This article is only available in the PDF format. Download the PDF to view the article, as well as its associated figures and tables.
To the Editor.—I have the following comments on the communication by Hahn, Martin, and Lillie "Vocal-Cord Paralysis With Endotracheal Intubation," which appeared in the September 1970 issue of the Archives (92:226-229).
The observations made by these authors come as a surprise to me probably because of the reasons that they have stipulated in the last part of their paper. A sore throat is a common accompaniment of endotracheal intubation and most of our patients do get over any hoarseness rather rapidly.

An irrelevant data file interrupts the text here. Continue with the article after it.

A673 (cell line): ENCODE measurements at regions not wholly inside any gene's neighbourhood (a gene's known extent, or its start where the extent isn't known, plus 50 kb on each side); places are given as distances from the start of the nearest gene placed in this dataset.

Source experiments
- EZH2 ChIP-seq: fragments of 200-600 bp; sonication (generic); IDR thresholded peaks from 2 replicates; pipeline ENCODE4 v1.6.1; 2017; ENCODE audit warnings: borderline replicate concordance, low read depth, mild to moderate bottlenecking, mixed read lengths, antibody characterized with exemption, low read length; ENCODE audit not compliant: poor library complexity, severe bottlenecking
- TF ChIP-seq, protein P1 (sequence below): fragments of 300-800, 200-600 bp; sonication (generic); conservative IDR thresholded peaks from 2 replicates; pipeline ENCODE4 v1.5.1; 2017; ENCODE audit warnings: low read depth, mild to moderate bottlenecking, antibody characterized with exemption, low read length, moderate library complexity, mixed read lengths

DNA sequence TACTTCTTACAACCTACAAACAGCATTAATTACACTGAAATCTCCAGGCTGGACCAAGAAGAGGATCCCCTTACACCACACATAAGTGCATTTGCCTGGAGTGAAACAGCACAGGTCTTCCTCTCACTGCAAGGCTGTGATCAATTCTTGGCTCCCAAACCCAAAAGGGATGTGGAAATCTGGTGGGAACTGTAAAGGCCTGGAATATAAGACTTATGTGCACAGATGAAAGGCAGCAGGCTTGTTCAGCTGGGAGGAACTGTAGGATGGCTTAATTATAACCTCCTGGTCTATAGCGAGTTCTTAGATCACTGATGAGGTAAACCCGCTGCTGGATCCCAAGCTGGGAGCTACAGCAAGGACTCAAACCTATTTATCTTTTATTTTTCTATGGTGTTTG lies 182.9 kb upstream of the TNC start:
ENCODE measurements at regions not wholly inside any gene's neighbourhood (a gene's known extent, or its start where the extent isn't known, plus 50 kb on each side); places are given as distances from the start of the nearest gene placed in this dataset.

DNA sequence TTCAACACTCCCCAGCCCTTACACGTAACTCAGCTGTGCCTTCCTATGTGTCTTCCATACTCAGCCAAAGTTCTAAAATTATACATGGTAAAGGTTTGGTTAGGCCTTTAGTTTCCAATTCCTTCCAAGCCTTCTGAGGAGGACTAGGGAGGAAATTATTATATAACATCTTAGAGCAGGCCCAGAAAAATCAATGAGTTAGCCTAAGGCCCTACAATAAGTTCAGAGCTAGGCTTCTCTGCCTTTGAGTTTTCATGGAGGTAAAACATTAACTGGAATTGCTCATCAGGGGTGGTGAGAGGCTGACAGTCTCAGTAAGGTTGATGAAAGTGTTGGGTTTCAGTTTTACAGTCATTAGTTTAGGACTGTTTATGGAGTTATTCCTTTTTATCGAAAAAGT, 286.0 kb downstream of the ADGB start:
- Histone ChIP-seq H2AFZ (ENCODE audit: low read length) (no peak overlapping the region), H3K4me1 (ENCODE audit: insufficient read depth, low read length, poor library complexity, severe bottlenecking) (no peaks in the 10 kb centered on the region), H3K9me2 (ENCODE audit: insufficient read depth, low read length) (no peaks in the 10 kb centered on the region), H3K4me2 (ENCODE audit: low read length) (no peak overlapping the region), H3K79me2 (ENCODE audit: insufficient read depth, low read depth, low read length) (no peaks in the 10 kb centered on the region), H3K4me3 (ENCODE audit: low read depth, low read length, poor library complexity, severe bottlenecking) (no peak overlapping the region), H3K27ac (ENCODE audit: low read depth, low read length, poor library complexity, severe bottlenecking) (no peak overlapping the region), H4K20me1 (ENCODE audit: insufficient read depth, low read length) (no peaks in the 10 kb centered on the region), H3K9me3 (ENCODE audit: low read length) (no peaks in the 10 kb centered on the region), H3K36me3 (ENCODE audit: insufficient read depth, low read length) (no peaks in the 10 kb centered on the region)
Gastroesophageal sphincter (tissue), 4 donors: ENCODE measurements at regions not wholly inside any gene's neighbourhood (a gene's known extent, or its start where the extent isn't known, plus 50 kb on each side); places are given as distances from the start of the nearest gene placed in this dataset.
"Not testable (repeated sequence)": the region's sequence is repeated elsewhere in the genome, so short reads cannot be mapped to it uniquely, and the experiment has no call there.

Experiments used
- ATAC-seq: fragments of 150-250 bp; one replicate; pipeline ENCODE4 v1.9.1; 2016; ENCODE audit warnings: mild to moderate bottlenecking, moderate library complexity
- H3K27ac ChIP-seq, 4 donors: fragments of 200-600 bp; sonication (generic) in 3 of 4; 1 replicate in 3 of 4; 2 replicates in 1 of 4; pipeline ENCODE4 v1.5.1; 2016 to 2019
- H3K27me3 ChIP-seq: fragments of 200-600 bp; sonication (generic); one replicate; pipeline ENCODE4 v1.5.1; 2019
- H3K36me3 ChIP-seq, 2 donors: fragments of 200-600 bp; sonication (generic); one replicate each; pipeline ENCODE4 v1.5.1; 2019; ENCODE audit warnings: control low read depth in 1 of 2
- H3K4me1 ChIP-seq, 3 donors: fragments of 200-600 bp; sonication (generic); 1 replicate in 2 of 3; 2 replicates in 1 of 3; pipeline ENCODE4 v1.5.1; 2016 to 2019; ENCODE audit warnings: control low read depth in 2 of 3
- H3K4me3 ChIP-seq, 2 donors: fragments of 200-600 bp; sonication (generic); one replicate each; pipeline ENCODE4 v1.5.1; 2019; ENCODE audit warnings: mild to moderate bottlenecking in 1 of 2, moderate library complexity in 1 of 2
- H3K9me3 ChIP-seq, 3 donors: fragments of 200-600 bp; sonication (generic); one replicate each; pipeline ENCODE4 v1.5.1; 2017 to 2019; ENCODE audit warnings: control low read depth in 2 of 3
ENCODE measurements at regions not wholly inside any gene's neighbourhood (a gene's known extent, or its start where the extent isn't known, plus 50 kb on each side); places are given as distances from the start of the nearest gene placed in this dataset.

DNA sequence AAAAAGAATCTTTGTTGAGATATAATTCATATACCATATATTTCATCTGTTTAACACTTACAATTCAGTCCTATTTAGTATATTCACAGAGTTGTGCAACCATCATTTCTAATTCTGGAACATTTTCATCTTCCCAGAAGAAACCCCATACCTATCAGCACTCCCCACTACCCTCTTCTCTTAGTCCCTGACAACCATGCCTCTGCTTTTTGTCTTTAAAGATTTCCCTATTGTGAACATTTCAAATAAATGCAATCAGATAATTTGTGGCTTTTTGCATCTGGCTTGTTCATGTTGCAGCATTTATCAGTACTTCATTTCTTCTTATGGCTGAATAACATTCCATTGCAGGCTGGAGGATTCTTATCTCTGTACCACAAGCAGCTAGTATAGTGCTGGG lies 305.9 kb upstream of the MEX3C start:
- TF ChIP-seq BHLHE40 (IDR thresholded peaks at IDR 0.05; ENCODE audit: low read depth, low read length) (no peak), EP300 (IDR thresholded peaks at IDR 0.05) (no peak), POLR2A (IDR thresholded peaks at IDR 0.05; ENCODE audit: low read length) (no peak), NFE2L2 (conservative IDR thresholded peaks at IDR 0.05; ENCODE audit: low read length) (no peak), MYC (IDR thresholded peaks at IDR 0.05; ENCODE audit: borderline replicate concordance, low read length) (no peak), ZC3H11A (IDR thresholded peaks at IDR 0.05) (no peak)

I should like to make one observation which I do think is pertinent, however. In the past several years there has been a switch to endotracheal tubes with a built-in cuff all made of plastic. These cuffs are somewhat heavier than rubber cuffs and commensurately take a higher pressure to blow them up. For the very same reasons they do not conform as well to the interior
BENSON DW. ENDOTRACHEAL INTUBATION. Arch Otolaryngol. 1971;93(2):221. doi:10.1001/archotol.1971.00770060307026
Coronavirus Resource Center
Customize your JAMA Network experience by selecting one or more topics from the list below.